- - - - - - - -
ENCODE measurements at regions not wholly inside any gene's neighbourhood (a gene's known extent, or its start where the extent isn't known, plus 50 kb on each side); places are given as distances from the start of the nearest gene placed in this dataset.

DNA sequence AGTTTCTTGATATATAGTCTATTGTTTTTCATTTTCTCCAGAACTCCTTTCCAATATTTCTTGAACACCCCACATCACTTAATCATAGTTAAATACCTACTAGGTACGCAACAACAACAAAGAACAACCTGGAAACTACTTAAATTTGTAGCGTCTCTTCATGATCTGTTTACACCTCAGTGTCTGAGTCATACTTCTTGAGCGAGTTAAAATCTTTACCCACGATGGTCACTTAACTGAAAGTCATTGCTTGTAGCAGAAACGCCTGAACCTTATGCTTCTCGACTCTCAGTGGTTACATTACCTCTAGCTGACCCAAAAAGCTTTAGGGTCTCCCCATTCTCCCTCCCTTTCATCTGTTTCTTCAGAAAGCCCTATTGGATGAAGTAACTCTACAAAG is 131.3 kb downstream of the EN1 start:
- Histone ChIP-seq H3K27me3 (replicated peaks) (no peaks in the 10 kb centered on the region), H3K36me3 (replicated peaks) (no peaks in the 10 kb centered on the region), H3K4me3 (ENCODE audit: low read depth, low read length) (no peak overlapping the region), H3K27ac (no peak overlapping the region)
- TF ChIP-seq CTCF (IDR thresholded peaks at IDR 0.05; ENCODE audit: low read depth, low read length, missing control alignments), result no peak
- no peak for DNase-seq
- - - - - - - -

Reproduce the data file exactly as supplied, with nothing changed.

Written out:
ENCODE measurements at regions not wholly inside any gene's neighbourhood (a gene's known extent, or its start where the extent isn't known, plus 50 kb on each side); places are given as distances from the start of the nearest gene placed in this dataset.

DNA sequence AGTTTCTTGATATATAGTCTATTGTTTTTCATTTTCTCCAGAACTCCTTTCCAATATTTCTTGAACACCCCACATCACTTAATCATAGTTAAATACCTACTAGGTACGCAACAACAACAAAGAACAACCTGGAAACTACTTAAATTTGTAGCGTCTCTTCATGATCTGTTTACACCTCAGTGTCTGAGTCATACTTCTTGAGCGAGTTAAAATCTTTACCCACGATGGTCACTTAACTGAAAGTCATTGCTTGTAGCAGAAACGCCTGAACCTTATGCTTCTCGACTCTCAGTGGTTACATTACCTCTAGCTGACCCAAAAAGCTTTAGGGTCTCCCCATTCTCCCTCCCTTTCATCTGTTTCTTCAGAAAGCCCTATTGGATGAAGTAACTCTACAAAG is 131.3 kb downstream of the EN1 start:
- Histone ChIP-seq H3K27me3 (replicated peaks) (no peaks in the 10 kb centered on the region), H3K36me3 (replicated peaks) (no peaks in the 10 kb centered on the region), H3K4me3 (ENCODE audit: low read depth, low read length) (no peak overlapping the region), H3K27ac (no peak overlapping the region)
- TF ChIP-seq CTCF (IDR thresholded peaks at IDR 0.05; ENCODE audit: low read depth, low read length, missing control alignments), result no peak
- no peak for DNase-seq